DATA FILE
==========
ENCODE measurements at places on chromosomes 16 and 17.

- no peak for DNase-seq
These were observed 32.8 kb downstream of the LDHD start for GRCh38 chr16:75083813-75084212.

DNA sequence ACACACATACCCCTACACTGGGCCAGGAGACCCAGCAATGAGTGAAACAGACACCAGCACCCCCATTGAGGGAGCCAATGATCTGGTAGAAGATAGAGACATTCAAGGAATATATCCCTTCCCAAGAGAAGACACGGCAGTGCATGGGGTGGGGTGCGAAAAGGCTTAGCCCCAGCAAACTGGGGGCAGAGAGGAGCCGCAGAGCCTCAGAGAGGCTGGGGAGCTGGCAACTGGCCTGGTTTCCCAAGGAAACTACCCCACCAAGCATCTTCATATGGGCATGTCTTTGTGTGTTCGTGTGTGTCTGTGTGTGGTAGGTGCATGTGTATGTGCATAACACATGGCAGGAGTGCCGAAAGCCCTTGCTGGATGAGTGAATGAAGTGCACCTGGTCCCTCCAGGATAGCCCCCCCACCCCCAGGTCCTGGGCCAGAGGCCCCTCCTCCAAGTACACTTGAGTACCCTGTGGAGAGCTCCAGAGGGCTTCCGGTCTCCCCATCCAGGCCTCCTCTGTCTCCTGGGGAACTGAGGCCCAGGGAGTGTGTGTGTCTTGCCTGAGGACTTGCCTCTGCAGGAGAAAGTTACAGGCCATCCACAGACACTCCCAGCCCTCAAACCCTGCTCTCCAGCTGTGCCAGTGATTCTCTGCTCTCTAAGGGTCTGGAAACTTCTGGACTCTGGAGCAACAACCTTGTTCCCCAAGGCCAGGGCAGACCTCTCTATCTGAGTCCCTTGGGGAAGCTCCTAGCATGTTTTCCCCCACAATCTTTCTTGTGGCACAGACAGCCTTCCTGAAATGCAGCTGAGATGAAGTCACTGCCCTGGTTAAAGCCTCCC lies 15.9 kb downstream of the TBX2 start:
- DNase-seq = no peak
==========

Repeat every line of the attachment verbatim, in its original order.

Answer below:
ENCODE measurements at places on chromosomes 16 and 17.

- no peak for DNase-seq
These were observed 32.8 kb downstream of the LDHD start for GRCh38 chr16:75083813-75084212.

DNA sequence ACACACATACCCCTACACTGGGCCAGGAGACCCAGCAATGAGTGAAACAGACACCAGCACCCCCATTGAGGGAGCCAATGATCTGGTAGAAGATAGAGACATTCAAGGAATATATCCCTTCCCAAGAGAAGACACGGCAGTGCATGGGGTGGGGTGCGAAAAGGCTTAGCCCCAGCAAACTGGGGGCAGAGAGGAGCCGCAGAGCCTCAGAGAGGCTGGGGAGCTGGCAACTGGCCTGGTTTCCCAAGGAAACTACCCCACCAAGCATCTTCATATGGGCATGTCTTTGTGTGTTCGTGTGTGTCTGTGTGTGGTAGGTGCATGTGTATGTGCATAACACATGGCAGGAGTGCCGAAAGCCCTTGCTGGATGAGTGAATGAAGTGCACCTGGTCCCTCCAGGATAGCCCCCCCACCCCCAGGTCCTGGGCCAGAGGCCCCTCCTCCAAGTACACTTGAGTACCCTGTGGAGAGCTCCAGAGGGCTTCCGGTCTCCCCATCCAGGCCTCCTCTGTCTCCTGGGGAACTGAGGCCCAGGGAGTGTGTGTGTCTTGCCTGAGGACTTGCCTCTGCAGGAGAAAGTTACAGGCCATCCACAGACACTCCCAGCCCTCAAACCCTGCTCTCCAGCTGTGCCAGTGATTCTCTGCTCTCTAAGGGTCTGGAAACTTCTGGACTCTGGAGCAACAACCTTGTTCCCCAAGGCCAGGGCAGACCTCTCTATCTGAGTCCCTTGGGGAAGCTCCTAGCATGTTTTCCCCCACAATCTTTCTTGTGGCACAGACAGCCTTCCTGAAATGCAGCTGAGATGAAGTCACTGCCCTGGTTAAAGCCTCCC lies 15.9 kb downstream of the TBX2 start:
- DNase-seq = no peak